Investors can profit if they catch a momentum stock early on but they have to be quick on their feet to exit or get steamrolled over. Tesla (TSLA) and Twitter (TWTR) are significant recent examples of such momentum stocks.
For long-term investors, a better method is to sit back, relax and wait for others to panic. Once a sufficient amount of blood is flowing, step up and calmly buy while others are pounding the sell button faster than Thumper after a second Grande at Starbucks (SBUX).
This year has been rough for Citigroup investors and shares are just above this year's lows. At near $47, the stock is down nearly 11% for the year to date.
The bank has several balls to juggle. The FBI and the Securities and Exchange Commission are investigating Banamex, the Mexican division. The Federal Reserve rejected Citigroup's proposed dividend increase, and everyone is stressed over the failing stress test.
Next week adds another source of fear because the bank reports earnings on April 14. The company is expected to report $1.16 per share, 7 cents less than the same period last year.
Analysts range from $1.01 to as high as $1.30. Citigroup beat the consensus estimate five out of the last eight quarters. But Citigroup doesn't need to beat estimates for investors to make money. After the above-mentioned headlines beat the shares into a pulp under $47, the sellers are running out of steam.
Short-sellers are hard to find. They're the smart money. If Citigroup's shares were vulnerable on a long-term basis, you can bet they would pounce on it in a heartbeat. Short interest is only 1.2% of the float, an incredibly small amount. Short interest alone should tell you the neon flashing sign "BUY NOW" is lit.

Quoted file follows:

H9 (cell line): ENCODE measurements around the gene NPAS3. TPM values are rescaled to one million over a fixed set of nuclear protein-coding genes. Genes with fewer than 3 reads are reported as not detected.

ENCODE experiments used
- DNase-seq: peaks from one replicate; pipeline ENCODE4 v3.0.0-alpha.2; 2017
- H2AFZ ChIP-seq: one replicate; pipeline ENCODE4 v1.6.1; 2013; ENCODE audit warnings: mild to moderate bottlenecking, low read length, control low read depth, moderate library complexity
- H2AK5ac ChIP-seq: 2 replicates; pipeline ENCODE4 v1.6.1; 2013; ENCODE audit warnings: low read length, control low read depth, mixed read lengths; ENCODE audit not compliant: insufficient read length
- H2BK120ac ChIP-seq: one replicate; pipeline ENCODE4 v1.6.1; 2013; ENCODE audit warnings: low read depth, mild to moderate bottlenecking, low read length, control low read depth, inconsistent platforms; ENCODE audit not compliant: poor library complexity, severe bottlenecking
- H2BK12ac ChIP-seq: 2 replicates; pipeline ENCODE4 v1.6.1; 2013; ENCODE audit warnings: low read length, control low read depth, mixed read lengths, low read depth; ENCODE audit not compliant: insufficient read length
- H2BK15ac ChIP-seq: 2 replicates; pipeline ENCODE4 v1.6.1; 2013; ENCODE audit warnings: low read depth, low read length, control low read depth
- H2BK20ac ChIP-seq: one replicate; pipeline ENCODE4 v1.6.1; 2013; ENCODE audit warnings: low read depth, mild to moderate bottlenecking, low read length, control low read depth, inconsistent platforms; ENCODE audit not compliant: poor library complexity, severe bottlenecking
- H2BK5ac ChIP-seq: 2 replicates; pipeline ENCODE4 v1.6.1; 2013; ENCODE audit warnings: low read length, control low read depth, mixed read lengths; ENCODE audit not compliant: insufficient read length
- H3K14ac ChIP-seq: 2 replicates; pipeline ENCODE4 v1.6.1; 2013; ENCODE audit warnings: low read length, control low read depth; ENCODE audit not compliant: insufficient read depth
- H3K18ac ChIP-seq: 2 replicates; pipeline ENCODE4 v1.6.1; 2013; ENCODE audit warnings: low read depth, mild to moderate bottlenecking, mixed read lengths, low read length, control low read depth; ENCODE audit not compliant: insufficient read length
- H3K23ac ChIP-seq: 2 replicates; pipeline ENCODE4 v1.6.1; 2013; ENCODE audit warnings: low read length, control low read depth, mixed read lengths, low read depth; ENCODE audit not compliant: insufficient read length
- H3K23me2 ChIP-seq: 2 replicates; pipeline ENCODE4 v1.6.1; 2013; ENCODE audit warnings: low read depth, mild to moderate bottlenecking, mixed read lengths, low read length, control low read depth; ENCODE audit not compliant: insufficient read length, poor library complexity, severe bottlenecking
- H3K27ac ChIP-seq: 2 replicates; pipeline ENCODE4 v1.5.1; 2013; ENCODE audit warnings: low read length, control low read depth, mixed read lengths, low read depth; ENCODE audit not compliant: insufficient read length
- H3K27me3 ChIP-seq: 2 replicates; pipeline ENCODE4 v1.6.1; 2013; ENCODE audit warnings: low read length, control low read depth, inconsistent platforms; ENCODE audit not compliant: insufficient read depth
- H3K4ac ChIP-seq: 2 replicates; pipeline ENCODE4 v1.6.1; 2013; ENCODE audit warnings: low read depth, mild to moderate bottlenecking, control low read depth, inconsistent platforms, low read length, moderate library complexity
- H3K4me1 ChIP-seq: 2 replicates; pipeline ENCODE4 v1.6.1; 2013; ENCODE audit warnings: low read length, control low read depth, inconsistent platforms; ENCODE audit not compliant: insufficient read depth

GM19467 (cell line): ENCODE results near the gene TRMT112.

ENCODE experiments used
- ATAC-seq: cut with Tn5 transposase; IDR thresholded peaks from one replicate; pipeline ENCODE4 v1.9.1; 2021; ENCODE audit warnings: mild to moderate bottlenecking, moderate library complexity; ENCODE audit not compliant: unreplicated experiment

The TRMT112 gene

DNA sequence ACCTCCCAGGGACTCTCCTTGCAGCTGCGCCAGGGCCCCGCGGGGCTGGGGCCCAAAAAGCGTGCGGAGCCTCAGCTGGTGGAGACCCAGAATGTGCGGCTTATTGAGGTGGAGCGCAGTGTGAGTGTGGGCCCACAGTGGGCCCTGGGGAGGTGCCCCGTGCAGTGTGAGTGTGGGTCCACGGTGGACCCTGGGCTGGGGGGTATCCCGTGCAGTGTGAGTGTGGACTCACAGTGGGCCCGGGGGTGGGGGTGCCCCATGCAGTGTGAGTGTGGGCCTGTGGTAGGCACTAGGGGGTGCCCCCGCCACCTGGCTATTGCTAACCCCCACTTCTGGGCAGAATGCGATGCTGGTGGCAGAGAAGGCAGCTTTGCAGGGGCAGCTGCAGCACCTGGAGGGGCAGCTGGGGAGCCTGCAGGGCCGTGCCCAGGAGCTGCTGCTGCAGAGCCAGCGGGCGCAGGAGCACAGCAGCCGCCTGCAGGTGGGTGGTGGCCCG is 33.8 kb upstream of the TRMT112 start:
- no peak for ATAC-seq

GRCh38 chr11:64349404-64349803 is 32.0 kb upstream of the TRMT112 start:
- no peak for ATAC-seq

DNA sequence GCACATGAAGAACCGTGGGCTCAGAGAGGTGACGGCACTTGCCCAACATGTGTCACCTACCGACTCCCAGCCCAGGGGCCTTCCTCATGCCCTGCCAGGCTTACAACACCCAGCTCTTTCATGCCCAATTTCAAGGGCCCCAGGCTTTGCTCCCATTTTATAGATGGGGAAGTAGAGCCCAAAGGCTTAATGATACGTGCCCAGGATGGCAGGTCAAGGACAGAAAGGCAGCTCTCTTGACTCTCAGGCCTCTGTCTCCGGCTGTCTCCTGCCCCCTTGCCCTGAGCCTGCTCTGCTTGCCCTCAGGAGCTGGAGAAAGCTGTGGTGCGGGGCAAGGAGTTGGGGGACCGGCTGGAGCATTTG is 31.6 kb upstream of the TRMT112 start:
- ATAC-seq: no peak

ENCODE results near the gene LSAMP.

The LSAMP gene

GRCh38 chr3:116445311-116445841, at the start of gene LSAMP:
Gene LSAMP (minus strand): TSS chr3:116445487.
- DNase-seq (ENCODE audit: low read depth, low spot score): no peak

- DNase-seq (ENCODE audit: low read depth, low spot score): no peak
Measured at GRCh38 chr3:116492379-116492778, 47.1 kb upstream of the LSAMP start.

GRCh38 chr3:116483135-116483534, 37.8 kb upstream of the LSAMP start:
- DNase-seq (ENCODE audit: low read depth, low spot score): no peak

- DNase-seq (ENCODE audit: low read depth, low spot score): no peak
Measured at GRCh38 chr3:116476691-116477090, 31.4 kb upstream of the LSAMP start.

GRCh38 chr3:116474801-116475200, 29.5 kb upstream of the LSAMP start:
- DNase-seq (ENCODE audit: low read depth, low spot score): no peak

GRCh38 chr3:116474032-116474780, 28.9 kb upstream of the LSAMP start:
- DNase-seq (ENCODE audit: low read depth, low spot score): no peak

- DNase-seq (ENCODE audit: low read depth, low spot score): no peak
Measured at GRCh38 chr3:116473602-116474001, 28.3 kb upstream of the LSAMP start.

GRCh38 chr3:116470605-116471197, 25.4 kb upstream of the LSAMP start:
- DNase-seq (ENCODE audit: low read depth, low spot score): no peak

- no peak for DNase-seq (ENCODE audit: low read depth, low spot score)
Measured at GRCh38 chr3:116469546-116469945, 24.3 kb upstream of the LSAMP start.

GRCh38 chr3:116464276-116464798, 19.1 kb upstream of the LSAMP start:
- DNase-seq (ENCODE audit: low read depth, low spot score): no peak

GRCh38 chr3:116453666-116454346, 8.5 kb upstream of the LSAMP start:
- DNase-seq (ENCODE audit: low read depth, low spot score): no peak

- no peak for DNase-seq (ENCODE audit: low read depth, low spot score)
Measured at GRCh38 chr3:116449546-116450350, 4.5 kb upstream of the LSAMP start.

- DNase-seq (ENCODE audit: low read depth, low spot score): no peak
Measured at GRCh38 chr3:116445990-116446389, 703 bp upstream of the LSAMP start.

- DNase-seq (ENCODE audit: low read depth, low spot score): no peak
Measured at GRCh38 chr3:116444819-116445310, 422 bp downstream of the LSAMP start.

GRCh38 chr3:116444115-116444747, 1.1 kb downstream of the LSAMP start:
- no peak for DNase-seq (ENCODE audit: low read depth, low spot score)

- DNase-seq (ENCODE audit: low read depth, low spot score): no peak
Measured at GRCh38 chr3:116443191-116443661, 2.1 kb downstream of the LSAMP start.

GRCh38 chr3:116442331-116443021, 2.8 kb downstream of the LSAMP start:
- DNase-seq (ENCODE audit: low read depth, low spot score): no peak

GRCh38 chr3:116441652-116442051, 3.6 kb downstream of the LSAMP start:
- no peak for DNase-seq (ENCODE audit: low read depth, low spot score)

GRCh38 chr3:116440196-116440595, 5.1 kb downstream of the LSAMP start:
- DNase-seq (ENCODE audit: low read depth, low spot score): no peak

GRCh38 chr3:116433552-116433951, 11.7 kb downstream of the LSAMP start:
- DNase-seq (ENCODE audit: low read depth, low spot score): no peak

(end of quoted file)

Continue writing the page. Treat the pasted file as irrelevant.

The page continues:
The bank's earnings are becoming increasingly cheap compared to its competitors. With a forward price-to-earnings ratio of 9.64, it's on sale compared to its peers. U.S. Bancorp (USB) and Wells Fargo (WFC), two banks I use and am highly bullish on, have price multiples over 35% higher than Citigroup. JPMorgan Chase (JPM) comes close, but Citigroup is the better value. The dangerous part of buying a falling knife for value comes from entering too early.
Investors can shield or at least mitigate short-term fluctuations and the upcoming earnings release by using volatility to their advantage. For example, the June $40 strike price call options are trading for about $6.85 and are in the money $6.55. That results in a time premium cost of 30 cents, or less than an average of 2 cents per day.
Anything above $46.85 at the time of expiration is profit. But if the wheels fall off the cart and the shares nose-dive, the total amount of risk is $6.85, not the $46.55 amount at risk for shareholders.
Delta is the amount of change in the option price in relation to the underlying price. Delta will increase if Citigroup's shares rise in price, resulting in an almost one-for-one increase. In other words, using this option provides a large proportion of upside, while protecting your downside.
Investors willing to add one more leg to create what's known as a bull debit spread can almost eliminate time premium cost by selling a May $52.50 call against the $40 call. A spread strategy limits the profit potential to $5.94 ($52.50 - $40 = $12.50 - $6.85 (cost of option)= $5.65 + .29 (premium from selling $52.50 strike) = $5.94).
Using this spread strategy means anything above $46.56 is profit up to $52.50, for a possible 80% gain off of $6.56 at risk in less than 80 days.
At the time of publication the author had no position in any of the stocks mentioned.
This article represents the opinion of a contributor and not necessarily that of TheStreet or its editorial staff.